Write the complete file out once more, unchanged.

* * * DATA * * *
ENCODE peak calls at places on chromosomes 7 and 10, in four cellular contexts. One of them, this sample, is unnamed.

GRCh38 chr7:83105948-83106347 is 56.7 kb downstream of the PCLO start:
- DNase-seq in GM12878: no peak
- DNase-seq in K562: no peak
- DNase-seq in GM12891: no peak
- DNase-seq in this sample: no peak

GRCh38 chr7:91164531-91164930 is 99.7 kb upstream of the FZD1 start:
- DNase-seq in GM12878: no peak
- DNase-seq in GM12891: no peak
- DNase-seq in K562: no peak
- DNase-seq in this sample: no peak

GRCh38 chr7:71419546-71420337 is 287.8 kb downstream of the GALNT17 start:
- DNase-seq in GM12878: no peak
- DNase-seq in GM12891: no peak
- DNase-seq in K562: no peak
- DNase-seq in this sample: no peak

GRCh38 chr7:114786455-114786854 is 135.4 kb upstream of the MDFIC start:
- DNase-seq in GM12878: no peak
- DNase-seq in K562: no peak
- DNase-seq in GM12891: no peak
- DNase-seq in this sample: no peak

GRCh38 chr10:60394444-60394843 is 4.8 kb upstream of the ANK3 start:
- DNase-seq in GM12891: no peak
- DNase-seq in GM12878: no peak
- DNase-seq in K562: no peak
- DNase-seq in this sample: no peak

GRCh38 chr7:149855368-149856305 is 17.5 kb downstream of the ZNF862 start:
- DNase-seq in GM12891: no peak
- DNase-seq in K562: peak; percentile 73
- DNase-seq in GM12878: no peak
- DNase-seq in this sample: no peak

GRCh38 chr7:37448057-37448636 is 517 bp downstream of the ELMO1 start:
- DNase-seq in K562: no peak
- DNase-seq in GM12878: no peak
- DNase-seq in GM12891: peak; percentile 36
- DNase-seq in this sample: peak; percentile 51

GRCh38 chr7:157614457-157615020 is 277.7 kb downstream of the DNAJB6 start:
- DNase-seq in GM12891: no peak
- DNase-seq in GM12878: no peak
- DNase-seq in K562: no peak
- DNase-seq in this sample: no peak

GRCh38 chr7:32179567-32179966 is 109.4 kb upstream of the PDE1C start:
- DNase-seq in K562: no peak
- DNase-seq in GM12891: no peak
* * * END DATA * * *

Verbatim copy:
ENCODE peak calls at places on chromosomes 7 and 10, in four cellular contexts. One of them, this sample, is unnamed.

GRCh38 chr7:83105948-83106347 is 56.7 kb downstream of the PCLO start:
- DNase-seq in GM12878: no peak
- DNase-seq in K562: no peak
- DNase-seq in GM12891: no peak
- DNase-seq in this sample: no peak

GRCh38 chr7:91164531-91164930 is 99.7 kb upstream of the FZD1 start:
- DNase-seq in GM12878: no peak
- DNase-seq in GM12891: no peak
- DNase-seq in K562: no peak
- DNase-seq in this sample: no peak

GRCh38 chr7:71419546-71420337 is 287.8 kb downstream of the GALNT17 start:
- DNase-seq in GM12878: no peak
- DNase-seq in GM12891: no peak
- DNase-seq in K562: no peak
- DNase-seq in this sample: no peak

GRCh38 chr7:114786455-114786854 is 135.4 kb upstream of the MDFIC start:
- DNase-seq in GM12878: no peak
- DNase-seq in K562: no peak
- DNase-seq in GM12891: no peak
- DNase-seq in this sample: no peak

GRCh38 chr10:60394444-60394843 is 4.8 kb upstream of the ANK3 start:
- DNase-seq in GM12891: no peak
- DNase-seq in GM12878: no peak
- DNase-seq in K562: no peak
- DNase-seq in this sample: no peak

GRCh38 chr7:149855368-149856305 is 17.5 kb downstream of the ZNF862 start:
- DNase-seq in GM12891: no peak
- DNase-seq in K562: peak; percentile 73
- DNase-seq in GM12878: no peak
- DNase-seq in this sample: no peak

GRCh38 chr7:37448057-37448636 is 517 bp downstream of the ELMO1 start:
- DNase-seq in K562: no peak
- DNase-seq in GM12878: no peak
- DNase-seq in GM12891: peak; percentile 36
- DNase-seq in this sample: peak; percentile 51

GRCh38 chr7:157614457-157615020 is 277.7 kb downstream of the DNAJB6 start:
- DNase-seq in GM12891: no peak
- DNase-seq in GM12878: no peak
- DNase-seq in K562: no peak
- DNase-seq in this sample: no peak

GRCh38 chr7:32179567-32179966 is 109.4 kb upstream of the PDE1C start:
- DNase-seq in K562: no peak
- DNase-seq in GM12891: no peak